The bane of my next actions are the ones that only get half done, which is why I strive to make sure that I don’t create any such actions. For instance, I created an action to caulk the gaps that have opened in our siding. But really, it’s two actions: to caulk the gaps I can reach, and a larger and longer term action to get a contractor with a huge ladder to reach the rest.

    Many compound actions break down like this and cause much trouble if I don’t recognize their dual nature.

    Anyway, do you consider Next Actions to be “atomic” as I have described?

  5. I’m also a computer programmer/analyst. I struggled with this issue in the past and have some relevant experience that might help.

    I suggest that you track the largest outcome that you can capture as a project on your Projects list and track the sub-projects in your project support materials. For example, “R&D content management system” (a “look-into” project–you don’t know if you will create an in-house solution or leverage an existing cloud service), “Implement content management system” (once you’ve completed the R&D and chosen a direction) or “Finalize R12345” (an example of a project release number in my company) would go on a Projects list. Intermediate milestones or “stories” (if you’re using Agile) would be tracked in support materials (project plans, product backlogs, etc). Review these as often as needed to generate new next actions and prevent things from falling through the cracks.

    Another tip that might help you is to view your next actions as bookmarks for your projects. They represent what you need to do to get moving on a project once again. You can choose a next action, do it, immediately define the next one, do it, and repeat that process all day long. But when you switch to something else capture a bookmark reminder for yourself and get it into the inbox. If you forget to set a bookmark for yourself, the weekly review is your safety net.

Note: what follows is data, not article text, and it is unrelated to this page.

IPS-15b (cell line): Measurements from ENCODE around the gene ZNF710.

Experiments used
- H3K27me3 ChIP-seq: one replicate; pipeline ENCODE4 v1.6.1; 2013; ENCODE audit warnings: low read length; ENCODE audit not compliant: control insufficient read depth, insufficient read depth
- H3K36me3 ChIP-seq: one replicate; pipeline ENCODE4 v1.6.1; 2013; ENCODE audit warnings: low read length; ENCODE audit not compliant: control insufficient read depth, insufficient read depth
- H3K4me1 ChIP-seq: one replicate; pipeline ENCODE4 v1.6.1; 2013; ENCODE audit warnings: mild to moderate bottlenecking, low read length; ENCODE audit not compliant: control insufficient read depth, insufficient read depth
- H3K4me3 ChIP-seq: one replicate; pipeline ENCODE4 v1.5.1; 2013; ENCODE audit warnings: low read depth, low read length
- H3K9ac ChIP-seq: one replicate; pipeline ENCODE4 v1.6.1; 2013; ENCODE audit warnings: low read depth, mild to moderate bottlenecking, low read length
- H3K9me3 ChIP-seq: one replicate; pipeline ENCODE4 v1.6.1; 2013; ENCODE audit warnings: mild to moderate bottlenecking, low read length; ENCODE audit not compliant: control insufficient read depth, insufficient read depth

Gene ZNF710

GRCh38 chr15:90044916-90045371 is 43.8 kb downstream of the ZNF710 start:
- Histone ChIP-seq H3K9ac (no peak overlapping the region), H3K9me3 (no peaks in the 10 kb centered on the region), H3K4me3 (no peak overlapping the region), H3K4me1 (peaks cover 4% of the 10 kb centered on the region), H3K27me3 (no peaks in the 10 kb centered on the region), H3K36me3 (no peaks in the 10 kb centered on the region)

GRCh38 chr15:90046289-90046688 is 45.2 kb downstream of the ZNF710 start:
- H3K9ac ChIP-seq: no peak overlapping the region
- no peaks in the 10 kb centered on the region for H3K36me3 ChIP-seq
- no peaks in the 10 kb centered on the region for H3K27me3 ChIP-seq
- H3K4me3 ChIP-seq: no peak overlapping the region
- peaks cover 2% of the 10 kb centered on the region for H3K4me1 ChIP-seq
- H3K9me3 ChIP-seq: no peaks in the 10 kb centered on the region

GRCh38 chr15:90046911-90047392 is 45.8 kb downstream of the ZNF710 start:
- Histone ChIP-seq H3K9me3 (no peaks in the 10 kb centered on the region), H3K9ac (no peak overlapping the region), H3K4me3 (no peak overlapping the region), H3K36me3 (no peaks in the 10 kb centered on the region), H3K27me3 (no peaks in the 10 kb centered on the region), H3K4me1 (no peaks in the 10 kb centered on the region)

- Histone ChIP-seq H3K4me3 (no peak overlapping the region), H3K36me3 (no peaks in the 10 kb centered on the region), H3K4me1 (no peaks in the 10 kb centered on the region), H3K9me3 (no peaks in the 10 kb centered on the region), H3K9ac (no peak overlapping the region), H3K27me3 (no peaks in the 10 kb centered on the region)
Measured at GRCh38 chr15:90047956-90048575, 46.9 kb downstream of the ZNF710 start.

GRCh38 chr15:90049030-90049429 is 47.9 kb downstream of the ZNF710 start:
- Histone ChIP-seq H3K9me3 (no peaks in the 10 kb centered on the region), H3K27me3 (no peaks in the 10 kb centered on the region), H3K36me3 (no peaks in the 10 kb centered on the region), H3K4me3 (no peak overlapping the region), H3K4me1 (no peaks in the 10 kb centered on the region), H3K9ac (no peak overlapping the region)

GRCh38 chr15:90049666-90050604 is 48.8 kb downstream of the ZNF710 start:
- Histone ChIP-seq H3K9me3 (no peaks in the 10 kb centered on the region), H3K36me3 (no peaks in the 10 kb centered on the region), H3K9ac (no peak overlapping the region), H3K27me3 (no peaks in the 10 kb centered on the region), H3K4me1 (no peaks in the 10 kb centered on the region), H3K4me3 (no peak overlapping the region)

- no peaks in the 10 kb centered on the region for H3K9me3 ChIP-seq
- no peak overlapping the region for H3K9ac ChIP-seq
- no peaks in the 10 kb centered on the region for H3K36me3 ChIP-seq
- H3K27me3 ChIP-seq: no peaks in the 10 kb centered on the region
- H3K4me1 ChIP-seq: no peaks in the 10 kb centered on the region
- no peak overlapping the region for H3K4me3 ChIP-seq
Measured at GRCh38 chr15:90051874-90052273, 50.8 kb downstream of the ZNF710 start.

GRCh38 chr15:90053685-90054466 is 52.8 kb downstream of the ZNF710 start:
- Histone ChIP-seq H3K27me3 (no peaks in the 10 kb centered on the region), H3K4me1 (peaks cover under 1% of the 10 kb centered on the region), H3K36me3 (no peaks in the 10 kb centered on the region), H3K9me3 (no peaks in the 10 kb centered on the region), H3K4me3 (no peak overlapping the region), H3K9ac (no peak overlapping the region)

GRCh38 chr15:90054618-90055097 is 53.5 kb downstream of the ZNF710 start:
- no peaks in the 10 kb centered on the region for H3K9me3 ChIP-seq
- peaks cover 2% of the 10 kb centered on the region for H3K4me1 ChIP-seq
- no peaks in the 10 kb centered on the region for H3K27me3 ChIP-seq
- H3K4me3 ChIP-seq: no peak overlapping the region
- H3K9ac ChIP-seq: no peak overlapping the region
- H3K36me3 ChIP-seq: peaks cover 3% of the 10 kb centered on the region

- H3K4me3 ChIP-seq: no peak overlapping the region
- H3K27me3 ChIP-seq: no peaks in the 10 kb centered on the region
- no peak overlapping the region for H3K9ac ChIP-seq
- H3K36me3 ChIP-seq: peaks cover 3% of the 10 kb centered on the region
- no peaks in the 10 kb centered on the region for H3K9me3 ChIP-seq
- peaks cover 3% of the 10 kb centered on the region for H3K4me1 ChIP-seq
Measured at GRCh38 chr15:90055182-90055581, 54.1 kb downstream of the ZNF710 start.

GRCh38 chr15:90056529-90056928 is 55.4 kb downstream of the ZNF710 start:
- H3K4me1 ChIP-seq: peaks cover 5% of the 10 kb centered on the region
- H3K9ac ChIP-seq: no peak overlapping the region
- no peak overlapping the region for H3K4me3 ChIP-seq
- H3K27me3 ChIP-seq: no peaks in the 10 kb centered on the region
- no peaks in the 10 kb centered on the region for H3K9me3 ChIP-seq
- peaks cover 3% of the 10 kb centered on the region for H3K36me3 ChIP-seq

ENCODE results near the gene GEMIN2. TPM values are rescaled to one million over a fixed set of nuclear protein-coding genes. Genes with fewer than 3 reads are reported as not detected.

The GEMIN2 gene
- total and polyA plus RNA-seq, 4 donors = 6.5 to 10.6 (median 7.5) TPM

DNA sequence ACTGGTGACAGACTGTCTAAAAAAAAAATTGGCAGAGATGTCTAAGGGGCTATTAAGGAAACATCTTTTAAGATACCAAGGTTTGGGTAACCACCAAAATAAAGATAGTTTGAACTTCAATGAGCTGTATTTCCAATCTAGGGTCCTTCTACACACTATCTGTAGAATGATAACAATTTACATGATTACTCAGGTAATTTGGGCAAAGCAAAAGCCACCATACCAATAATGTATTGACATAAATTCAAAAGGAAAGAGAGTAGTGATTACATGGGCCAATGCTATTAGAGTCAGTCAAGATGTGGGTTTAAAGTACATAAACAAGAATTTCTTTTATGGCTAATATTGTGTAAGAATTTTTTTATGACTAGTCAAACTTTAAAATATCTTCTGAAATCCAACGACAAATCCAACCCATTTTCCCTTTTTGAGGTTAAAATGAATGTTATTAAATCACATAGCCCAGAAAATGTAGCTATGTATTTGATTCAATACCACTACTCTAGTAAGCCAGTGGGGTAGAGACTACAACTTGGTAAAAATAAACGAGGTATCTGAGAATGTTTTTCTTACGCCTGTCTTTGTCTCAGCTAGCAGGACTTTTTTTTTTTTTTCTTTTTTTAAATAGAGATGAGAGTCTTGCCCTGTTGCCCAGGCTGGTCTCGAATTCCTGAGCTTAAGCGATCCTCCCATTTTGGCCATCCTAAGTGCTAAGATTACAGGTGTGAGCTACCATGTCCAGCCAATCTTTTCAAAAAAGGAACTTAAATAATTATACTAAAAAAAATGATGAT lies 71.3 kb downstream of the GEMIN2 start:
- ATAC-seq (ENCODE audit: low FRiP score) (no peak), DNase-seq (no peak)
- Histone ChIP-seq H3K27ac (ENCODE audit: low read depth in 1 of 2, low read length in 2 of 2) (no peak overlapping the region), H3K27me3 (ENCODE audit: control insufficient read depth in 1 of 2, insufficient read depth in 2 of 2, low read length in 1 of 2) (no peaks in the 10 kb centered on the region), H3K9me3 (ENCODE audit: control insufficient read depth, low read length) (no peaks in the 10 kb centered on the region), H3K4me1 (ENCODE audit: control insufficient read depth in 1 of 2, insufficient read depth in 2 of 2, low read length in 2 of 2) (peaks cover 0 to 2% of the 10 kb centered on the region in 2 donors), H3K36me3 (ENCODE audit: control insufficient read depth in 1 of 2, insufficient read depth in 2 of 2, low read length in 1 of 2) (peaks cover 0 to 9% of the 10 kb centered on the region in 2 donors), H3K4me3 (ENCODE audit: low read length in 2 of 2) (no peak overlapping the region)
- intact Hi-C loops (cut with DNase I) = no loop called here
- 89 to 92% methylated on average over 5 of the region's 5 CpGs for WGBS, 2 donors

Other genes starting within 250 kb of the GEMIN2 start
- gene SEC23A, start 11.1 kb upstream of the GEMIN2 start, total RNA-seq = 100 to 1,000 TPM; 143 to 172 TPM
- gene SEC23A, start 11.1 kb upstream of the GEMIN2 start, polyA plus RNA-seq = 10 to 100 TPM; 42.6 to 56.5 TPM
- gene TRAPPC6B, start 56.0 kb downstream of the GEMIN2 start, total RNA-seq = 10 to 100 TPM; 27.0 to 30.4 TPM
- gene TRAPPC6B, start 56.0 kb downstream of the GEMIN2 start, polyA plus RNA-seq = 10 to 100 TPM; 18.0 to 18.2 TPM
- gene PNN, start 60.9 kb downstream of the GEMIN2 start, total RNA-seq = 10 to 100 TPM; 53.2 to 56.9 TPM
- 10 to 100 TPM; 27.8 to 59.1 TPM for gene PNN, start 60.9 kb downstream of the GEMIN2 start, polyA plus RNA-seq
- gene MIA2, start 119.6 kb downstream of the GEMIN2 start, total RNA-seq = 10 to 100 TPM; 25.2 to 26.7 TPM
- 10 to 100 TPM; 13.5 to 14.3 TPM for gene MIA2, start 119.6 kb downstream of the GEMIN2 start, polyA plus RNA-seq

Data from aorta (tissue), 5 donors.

6. Its would be good idea to try to implement some type of Earn Value or Scrum Methods into your programing strategy. If you have an iPhone try using our App call TA Projects. This can modify your task completion, add task, and delete them can get your Project Performance in Real Time.

  7. I’m having similar problems with implementation. As an academic scientist in biosciences, I am accustomed to breaking “projects” down into publishable units. However, one publication is easily several years in the making. Obviously, there are smaller projects within one publication: generate the data, write the paper, react to the reviews, etc. But within “generate the data” there are dozens more projects: clone a gene, localize a protein…. Within each of these, there are even more sub-projects, each with an obvious successful outcome: harvest RNA, prepare cDNA, amplify the gene, ligate it into a vector, transform the vector, blah, blah, science, blah. Even these steps aren’t yet actionable items; for example, order to even think about harvesting RNA, I have to grow the tissue. Starting the culture is an action item, but there are so many possible project levels above it that I become woozy just considering where my project begins an ends. I am unsure how to begin organizing projects, and I’m concerned that if I did know, I would spend more time organizing than actually doing.